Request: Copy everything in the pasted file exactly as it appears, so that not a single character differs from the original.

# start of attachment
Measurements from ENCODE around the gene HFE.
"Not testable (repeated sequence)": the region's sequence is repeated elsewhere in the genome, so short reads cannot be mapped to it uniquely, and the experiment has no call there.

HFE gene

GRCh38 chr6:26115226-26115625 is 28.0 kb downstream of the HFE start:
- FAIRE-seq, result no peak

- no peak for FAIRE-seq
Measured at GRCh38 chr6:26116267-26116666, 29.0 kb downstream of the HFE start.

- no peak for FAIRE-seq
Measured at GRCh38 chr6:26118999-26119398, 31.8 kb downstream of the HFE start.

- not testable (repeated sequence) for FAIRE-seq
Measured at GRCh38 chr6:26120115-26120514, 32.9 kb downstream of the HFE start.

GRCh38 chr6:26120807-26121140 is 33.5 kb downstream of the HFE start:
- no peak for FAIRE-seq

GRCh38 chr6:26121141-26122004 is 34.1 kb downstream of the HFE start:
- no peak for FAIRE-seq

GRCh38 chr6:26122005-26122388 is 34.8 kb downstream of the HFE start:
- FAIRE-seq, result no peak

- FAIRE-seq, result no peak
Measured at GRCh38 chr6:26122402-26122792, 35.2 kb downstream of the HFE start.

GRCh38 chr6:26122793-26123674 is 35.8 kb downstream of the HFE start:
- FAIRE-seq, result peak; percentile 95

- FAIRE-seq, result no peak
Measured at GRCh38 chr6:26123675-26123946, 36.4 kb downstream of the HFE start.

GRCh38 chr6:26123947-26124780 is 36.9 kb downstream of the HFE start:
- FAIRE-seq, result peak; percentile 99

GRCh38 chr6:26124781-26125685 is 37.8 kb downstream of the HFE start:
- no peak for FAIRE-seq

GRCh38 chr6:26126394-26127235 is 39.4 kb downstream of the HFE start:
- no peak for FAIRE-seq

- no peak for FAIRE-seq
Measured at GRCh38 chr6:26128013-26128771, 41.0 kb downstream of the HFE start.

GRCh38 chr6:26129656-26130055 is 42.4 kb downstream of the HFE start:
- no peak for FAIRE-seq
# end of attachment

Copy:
Measurements from ENCODE around the gene HFE.
"Not testable (repeated sequence)": the region's sequence is repeated elsewhere in the genome, so short reads cannot be mapped to it uniquely, and the experiment has no call there.

HFE gene

GRCh38 chr6:26115226-26115625 is 28.0 kb downstream of the HFE start:
- FAIRE-seq, result no peak

- no peak for FAIRE-seq
Measured at GRCh38 chr6:26116267-26116666, 29.0 kb downstream of the HFE start.

- no peak for FAIRE-seq
Measured at GRCh38 chr6:26118999-26119398, 31.8 kb downstream of the HFE start.

- not testable (repeated sequence) for FAIRE-seq
Measured at GRCh38 chr6:26120115-26120514, 32.9 kb downstream of the HFE start.

GRCh38 chr6:26120807-26121140 is 33.5 kb downstream of the HFE start:
- no peak for FAIRE-seq

GRCh38 chr6:26121141-26122004 is 34.1 kb downstream of the HFE start:
- no peak for FAIRE-seq

GRCh38 chr6:26122005-26122388 is 34.8 kb downstream of the HFE start:
- FAIRE-seq, result no peak

- FAIRE-seq, result no peak
Measured at GRCh38 chr6:26122402-26122792, 35.2 kb downstream of the HFE start.

GRCh38 chr6:26122793-26123674 is 35.8 kb downstream of the HFE start:
- FAIRE-seq, result peak; percentile 95

- FAIRE-seq, result no peak
Measured at GRCh38 chr6:26123675-26123946, 36.4 kb downstream of the HFE start.

GRCh38 chr6:26123947-26124780 is 36.9 kb downstream of the HFE start:
- FAIRE-seq, result peak; percentile 99

GRCh38 chr6:26124781-26125685 is 37.8 kb downstream of the HFE start:
- no peak for FAIRE-seq

GRCh38 chr6:26126394-26127235 is 39.4 kb downstream of the HFE start:
- no peak for FAIRE-seq

- no peak for FAIRE-seq
Measured at GRCh38 chr6:26128013-26128771, 41.0 kb downstream of the HFE start.

GRCh38 chr6:26129656-26130055 is 42.4 kb downstream of the HFE start:
- no peak for FAIRE-seq